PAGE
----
10 Facts About The Elizabeth Line Running Across London
The idea for a line joining the eastern and western suburbs of London was first mooted in 1941 during the Second World War but it took over eighty years before this dream was realised. The Elizabeth Line, as it has become known, was officially opened by Queen Elizabeth II who officially opened the line on 17 May 2022 at Paddington Station; passenger services started on 24 May 2022. Her Majesty was presented with an Oyster Card with £5 on it. Although she was shown how to use the card, she did not do so and left the station in a lift. The Queen spent time at the opening talking to Transport For London staff.
Lifeboats In London: The Work Of The Royal National Lifeboat Institution (RNLI) On The River Thames
While most visitors to London might not associate the capital with the Royal National Lifeboat Institution (RNLI), the River Thames will be seen on virtually every tour of London and is often considered the backbone of the capital. Four of the RNLI’s 238 lifeboat stations are on the Thames, and their busiest is RNLI Tower Lifeboat Station by Waterloo Bridge. The others are at Chiswick and Teddington in Greater London and Gravesend in Kent.
Austrian Composer Joseph Haydn In London
One of the greatest composers in the history of music, Joseph Haydn, lived in London for four years during the 1790s, just as the Napoleonic conflict was beginning to convulse Europe. The King of England George III himself had mused on bringing the Viennese composer here, and several music-loving earls had sent invitations, all of which had gone unanswered.
Trooping the Colour – A Royal Birthday Parade
Many of us would love to have a birthday parade with marching bands, and soldiers perfectly turned out displaying their marching skills. Trooping the Colour marks Her Majesty The Queen’s official birthday. As the late Duke of Edinburgh stated, ‘it is not a “theatrical” production, (sic) it is a deadly serious demonstration of the basic infantry skills for which the British Guards are renowned across the world.’
10 Events During The English Summer Social Season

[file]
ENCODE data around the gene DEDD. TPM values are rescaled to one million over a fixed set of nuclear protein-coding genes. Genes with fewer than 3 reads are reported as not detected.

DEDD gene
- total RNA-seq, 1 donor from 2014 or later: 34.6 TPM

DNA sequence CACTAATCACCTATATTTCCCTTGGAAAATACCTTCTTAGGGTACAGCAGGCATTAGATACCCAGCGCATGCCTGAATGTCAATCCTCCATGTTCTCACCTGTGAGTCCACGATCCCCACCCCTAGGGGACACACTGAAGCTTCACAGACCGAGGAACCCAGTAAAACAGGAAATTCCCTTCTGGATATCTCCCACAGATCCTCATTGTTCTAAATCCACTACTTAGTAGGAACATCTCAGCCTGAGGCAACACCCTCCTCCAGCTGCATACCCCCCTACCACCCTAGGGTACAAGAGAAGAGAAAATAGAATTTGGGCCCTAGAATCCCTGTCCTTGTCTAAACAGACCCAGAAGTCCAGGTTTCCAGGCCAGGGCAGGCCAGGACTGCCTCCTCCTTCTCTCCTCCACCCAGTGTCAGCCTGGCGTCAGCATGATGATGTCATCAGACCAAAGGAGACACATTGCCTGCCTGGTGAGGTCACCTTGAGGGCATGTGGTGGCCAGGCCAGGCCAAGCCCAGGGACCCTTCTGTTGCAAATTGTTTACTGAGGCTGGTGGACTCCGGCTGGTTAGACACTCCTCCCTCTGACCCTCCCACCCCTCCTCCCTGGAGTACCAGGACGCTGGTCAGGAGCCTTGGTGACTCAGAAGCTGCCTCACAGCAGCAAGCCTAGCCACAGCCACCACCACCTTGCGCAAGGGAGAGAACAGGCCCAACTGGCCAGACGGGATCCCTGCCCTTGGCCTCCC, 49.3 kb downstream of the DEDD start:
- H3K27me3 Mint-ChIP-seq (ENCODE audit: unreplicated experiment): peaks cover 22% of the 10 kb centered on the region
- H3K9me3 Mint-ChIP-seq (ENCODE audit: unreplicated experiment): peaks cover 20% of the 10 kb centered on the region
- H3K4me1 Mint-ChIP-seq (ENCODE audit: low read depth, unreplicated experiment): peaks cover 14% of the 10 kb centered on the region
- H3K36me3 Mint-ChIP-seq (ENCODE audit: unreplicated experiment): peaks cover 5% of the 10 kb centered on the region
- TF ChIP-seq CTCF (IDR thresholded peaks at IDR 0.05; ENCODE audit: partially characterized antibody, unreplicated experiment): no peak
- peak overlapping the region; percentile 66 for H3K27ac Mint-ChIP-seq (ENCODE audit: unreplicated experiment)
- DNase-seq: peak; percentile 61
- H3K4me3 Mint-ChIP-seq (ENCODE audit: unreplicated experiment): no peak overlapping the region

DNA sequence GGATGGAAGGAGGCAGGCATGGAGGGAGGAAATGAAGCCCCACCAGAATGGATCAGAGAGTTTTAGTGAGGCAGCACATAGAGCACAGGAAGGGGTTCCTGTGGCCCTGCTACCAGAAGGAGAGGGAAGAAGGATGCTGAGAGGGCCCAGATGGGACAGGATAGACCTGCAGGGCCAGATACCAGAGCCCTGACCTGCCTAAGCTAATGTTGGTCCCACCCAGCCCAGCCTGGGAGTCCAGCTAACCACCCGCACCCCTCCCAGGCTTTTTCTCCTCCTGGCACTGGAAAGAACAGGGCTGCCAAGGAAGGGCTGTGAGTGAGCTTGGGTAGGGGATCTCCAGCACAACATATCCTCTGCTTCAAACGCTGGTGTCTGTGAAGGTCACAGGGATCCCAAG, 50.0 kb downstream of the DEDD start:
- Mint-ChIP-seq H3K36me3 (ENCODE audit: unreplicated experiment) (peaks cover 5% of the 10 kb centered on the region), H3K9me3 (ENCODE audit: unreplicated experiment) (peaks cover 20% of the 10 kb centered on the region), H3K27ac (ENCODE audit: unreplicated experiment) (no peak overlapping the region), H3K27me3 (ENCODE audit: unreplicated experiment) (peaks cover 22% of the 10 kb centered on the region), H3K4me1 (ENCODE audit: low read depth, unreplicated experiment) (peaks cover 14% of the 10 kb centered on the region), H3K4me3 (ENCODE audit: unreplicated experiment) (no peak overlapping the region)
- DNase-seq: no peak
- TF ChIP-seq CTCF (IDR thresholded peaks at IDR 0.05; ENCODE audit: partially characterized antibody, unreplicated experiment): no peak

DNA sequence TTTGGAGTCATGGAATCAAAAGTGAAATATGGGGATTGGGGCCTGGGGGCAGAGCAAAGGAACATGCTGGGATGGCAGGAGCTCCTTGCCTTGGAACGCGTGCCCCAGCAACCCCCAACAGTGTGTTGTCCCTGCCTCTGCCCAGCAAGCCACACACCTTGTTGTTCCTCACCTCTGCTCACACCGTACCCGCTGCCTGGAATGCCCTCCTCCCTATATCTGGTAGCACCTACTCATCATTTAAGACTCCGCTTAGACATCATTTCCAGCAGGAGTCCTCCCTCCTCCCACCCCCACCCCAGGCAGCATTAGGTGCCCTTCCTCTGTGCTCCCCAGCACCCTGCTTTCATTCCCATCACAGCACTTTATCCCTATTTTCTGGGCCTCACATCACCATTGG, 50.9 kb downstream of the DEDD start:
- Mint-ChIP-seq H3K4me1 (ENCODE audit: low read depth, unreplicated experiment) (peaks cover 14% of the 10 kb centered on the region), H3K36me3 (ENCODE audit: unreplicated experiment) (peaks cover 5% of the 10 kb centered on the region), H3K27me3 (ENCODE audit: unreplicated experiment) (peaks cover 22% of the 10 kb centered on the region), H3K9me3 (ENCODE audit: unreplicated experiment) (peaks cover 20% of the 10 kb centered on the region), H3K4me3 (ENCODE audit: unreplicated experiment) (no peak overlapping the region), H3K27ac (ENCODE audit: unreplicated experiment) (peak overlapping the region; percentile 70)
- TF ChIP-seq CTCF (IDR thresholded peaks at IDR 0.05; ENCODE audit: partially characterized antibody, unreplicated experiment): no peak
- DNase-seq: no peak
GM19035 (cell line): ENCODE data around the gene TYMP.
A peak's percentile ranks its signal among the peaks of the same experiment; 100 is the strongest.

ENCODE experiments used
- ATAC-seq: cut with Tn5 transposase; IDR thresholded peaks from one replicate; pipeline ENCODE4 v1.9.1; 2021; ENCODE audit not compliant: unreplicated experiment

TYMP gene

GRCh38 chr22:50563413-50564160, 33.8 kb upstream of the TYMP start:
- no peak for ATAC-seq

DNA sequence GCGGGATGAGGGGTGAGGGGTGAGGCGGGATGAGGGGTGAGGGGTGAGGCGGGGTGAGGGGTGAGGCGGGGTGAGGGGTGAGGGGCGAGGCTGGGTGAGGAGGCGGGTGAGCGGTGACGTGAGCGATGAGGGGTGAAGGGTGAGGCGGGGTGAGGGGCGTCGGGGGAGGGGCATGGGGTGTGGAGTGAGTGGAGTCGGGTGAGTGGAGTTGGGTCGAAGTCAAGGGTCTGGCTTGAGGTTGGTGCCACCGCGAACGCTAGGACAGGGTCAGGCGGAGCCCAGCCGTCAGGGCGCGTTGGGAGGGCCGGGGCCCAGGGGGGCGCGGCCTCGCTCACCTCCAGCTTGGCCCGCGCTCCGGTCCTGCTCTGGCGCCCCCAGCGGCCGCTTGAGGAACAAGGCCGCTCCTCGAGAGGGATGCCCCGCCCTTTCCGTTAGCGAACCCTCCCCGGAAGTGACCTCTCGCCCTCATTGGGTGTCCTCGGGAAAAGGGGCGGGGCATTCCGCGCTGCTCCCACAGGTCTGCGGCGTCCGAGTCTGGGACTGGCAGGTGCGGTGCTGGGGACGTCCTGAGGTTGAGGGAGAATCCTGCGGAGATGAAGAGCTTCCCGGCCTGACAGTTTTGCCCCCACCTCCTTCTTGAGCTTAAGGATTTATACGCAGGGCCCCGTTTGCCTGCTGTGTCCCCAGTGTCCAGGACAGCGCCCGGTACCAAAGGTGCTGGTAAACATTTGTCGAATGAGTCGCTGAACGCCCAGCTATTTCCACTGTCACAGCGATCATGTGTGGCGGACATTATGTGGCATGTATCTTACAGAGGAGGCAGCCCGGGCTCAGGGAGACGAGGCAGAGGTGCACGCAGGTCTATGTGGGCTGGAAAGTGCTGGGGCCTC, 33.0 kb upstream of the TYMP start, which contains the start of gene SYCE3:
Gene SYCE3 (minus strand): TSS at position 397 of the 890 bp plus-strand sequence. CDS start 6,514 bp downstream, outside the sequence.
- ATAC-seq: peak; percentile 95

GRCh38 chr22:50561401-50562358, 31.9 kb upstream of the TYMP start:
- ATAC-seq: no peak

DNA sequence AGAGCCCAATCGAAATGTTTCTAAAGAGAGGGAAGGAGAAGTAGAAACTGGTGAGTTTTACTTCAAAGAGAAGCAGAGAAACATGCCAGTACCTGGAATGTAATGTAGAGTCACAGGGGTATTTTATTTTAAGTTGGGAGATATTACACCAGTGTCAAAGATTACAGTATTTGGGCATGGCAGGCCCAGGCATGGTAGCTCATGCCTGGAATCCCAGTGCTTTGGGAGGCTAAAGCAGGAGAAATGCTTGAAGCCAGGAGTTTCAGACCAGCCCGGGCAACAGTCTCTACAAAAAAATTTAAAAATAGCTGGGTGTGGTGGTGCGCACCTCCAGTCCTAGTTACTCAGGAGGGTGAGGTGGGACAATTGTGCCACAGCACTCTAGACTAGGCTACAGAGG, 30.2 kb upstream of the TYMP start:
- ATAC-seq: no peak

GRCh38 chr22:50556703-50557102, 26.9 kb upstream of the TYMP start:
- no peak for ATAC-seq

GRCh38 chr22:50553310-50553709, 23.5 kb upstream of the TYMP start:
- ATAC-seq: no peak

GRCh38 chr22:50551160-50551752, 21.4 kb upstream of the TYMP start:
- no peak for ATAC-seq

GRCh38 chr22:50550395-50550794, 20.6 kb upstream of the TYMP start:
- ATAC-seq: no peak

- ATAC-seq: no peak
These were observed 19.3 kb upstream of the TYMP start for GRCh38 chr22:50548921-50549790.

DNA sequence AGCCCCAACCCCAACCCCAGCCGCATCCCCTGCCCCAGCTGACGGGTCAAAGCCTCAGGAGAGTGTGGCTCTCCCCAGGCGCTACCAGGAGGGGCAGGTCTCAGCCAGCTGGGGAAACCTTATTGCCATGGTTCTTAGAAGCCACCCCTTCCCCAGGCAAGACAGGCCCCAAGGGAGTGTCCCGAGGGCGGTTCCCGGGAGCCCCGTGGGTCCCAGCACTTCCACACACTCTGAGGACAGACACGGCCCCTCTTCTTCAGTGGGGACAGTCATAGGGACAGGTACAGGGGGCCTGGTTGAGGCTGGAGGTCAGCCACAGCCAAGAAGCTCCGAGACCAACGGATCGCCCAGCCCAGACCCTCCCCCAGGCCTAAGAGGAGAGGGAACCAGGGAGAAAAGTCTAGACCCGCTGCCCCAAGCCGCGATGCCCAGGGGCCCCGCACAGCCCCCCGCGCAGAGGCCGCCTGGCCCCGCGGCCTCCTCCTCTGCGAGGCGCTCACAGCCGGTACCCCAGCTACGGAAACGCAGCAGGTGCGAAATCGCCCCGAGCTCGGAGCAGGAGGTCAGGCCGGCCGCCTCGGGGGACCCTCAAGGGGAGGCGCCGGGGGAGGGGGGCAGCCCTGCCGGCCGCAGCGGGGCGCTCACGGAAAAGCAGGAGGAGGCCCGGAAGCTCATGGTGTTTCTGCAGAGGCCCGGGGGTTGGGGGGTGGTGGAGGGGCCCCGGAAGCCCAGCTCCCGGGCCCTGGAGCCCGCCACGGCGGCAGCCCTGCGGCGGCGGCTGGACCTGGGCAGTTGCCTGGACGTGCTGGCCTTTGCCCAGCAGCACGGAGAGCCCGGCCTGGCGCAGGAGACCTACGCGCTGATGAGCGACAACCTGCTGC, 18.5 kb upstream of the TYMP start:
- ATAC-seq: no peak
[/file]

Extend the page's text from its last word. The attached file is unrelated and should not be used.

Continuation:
“The Season” always fascinates visitors to England. An endless whirl of summer events where it’s just as important who to be seen with as to actually have fun. We asked Sophie Campbell, Blue Badge Tourist Guide and author of The Season: A Summer Whirl Through the English Social Season to give us her unique perspective on this most English of traditions.
American Ambassadors In London – At Home And At Work
Visitors from the United States are often interested to see places associated with their own country in London. There are statues or busts of six American presidents in the capital * and one of them, a statue of George Washington, stands in the centre of London in Trafalgar Square. The area around Grosvenor Square in Mayfair is sometimes referred to as “Little America.”
John Singer Sargent (1856-1925) was the greatest portrait painter of his generation. Acclaimed on both sides of the Atlantic, he was closely connected to many of the other leading artists, writers, actors and musicians of the time. His portraits of these friends and contemporaries, including Auguste Rodin, Claude Monet and Robert Louis Stevenson, were rarely commissioned and allowed him to create more intimate and experimental works than was possible in his formal portraiture.Read more
Guide London is the public/brand name for the Association of Professional Tourist Guides (APTG) and last December, about 125 of its 500 Blue Badge Tourist Guide members came to the University Women’s Club for the annual Christmas Party. We started with a cocktail reception, quaffing Cranberry Gin Fizzes and White Chocolate Martinis, chatting and catching up with everyone’s news. Then we enjoyed a turkey and salmon buffet meal, followed by Eton Mess and Fruit Salad.Read more